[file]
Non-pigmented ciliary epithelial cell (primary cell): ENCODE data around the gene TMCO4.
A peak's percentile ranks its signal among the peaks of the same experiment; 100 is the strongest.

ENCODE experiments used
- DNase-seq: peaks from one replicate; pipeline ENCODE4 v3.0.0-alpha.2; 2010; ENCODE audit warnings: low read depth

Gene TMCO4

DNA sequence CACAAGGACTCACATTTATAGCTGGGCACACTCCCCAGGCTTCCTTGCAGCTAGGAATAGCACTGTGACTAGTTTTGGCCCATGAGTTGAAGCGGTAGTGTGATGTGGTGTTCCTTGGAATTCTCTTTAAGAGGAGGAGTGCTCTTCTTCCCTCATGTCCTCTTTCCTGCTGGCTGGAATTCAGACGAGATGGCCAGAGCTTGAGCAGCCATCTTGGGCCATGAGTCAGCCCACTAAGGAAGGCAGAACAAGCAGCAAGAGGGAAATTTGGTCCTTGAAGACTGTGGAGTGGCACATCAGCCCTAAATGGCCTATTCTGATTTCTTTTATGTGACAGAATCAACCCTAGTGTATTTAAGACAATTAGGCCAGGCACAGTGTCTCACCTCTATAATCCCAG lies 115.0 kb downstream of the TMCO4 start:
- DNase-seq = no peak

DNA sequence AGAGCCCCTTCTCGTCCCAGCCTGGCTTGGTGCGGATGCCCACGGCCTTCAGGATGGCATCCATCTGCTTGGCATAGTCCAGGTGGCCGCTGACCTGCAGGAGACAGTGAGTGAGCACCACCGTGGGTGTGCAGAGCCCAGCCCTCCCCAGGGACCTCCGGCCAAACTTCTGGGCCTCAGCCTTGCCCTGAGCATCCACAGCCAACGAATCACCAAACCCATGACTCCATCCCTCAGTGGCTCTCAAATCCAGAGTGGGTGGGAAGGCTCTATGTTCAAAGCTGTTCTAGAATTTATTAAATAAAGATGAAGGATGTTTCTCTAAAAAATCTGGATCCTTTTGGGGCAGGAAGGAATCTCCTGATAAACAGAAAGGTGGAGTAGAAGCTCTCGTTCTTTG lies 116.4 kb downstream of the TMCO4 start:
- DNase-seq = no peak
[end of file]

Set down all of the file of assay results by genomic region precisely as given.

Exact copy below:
Non-pigmented ciliary epithelial cell (primary cell): ENCODE data around the gene TMCO4.
A peak's percentile ranks its signal among the peaks of the same experiment; 100 is the strongest.

ENCODE experiments used
- DNase-seq: peaks from one replicate; pipeline ENCODE4 v3.0.0-alpha.2; 2010; ENCODE audit warnings: low read depth

Gene TMCO4

DNA sequence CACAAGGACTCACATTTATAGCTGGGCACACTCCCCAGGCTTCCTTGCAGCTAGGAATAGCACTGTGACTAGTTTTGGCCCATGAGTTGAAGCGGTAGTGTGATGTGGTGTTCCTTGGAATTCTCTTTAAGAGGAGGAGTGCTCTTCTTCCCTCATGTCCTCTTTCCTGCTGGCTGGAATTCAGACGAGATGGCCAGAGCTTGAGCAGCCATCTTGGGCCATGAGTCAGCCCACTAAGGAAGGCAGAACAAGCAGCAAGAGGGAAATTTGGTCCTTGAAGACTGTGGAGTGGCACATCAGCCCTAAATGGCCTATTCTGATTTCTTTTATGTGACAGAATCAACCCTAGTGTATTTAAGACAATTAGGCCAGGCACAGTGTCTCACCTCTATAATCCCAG lies 115.0 kb downstream of the TMCO4 start:
- DNase-seq = no peak

DNA sequence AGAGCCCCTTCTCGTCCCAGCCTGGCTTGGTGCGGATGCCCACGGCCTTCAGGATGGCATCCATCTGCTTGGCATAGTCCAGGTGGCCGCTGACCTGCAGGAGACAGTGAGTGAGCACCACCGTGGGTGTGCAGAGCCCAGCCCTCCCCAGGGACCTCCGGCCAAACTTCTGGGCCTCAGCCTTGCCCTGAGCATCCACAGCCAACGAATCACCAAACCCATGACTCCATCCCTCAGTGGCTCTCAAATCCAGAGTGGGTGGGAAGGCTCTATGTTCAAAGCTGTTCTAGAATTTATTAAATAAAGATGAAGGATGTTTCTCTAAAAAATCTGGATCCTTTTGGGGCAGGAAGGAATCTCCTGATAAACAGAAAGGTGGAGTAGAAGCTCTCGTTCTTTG lies 116.4 kb downstream of the TMCO4 start:
- DNase-seq = no peak